Graduation Year

2009

Document Type

Dissertation

Degree

Ph.D.

Degree Granting Department

Psychological and Social Foundations

Major Professor

George Batsche, Ed.D.

Keywords

Mental well-being, School psychologist, School counselor, School social worker, School mental health

Abstract

Latest research on the mental health status of children indicates that schools are key providers of mental health services (U.S. Department of Health and Human Services, 2003). The push for school mental health services has only increased as stakeholders have begun to recognize the significance of sound mental health as an essential part of academic success (Adelman & Taylor, 2002). However, while schools are recognized as playing an important role in the delivery of mental health services, it is not well understood about the types of mental health services provided, qualifications of providers, and the link to student outcomes (United States Department of Health and Human Services, 2003). The present study examined Florida school mental health service providers' perceptions about the types of mental health services provided in schools and school mental health service providers' qualifications to provide such services.

Additionally, the study investigated the agreement about providers' qualifications to provide mental health services between providers, supervisors, and directors. Finally, this study investigated the perceptions of providers regarding the impact of mental health services on student outcomes. Results revealed that school mental health service providers considered several services, such as family counseling and mental health consultation, to be school mental health services. Services typically not viewed as mental health services were assessments, consultation improving academic concerns, early-intervention, universal screenings, and specialized intervention. School psychologists were the only mental health professional to receive a unanimous agreement from school mental health providers that they were most qualified of the three professionals to deliver a service (e.g., assessment).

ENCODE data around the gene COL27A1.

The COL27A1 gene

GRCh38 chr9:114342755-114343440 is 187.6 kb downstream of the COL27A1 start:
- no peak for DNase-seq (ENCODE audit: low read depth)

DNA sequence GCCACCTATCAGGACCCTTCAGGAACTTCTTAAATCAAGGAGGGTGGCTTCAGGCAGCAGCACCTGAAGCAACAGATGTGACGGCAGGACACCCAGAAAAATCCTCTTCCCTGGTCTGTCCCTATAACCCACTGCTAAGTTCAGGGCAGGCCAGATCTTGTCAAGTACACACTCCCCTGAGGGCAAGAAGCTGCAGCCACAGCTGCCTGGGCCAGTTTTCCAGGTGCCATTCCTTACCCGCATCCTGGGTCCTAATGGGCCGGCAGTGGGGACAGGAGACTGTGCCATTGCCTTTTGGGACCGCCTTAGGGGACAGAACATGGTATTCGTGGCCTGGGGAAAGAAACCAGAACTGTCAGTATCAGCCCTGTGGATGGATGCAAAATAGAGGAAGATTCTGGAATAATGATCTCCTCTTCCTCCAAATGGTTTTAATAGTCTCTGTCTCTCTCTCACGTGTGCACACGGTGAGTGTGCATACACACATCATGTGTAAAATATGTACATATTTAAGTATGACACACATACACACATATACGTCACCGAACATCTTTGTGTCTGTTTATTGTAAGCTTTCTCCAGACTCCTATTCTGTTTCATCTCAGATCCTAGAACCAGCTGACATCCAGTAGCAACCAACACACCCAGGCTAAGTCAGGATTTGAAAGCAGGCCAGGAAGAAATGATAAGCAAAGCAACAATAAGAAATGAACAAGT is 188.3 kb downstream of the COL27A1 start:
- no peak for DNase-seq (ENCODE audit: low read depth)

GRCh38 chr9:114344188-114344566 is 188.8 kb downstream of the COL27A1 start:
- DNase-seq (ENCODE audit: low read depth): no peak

Additionally, with the exception of school psychologists, there was no consistency reported between administrators and school mental health service providers about providers' qualifications to deliver services. The following variables moderated perceptions about the qualifications of school mental health service providers: school level, SES status of school, and degree level. Lastly, school level and SES status of the school did not moderate perceptions about the impact of mental health services on academic and behavioral outcomes.

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